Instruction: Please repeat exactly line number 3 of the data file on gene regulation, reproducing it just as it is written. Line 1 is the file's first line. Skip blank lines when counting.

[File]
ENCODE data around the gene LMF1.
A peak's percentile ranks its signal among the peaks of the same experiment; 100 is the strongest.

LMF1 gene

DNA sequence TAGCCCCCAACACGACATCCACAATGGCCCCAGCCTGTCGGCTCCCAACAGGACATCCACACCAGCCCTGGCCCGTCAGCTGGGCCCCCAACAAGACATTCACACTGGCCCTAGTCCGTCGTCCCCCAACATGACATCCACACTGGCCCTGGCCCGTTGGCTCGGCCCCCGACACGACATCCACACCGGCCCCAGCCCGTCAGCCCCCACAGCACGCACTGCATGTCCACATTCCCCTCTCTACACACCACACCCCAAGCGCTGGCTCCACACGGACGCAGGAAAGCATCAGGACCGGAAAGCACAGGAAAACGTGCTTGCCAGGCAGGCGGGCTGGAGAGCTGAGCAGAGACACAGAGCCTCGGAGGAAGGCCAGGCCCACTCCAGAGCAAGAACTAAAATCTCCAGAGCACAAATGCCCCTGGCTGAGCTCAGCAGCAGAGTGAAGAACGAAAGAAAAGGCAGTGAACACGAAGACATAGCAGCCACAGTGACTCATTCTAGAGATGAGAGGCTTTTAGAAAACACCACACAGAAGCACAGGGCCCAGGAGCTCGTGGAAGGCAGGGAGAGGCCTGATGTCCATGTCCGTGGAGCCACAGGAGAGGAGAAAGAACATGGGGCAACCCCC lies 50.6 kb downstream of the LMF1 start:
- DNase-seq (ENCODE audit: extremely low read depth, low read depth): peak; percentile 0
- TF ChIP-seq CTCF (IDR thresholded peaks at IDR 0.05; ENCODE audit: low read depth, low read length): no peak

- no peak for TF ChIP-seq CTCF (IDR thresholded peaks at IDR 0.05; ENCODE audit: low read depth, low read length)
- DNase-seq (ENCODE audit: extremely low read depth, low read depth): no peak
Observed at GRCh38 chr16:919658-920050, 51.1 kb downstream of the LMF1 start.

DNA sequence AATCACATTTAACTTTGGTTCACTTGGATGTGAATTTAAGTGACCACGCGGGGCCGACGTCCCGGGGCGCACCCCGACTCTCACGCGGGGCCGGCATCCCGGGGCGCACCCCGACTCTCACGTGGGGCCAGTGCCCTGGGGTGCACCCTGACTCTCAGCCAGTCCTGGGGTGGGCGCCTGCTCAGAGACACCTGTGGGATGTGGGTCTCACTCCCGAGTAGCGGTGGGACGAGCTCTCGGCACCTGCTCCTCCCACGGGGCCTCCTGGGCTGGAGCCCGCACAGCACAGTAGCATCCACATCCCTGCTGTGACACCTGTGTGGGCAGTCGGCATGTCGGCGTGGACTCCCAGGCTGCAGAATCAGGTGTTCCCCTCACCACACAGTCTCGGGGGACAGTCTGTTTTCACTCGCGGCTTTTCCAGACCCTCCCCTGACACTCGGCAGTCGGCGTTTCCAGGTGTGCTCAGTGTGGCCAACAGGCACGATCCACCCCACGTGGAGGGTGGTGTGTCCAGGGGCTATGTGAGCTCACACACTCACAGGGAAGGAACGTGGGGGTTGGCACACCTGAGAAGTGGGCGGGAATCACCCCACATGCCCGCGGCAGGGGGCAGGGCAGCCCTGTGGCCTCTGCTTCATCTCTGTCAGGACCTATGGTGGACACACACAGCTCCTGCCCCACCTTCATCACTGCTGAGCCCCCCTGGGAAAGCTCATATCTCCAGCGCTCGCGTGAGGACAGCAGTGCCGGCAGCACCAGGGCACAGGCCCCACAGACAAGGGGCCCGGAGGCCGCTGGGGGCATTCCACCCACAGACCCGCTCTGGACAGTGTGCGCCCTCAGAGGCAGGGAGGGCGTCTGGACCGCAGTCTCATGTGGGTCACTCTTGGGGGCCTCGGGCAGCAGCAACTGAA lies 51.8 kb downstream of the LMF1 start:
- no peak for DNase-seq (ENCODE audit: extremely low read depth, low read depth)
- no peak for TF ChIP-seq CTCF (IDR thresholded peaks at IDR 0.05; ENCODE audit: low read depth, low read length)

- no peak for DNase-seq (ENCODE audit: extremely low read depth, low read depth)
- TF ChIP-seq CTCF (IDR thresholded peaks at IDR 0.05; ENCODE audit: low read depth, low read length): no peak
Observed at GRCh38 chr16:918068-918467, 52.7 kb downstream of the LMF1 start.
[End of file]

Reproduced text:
LMF1 gene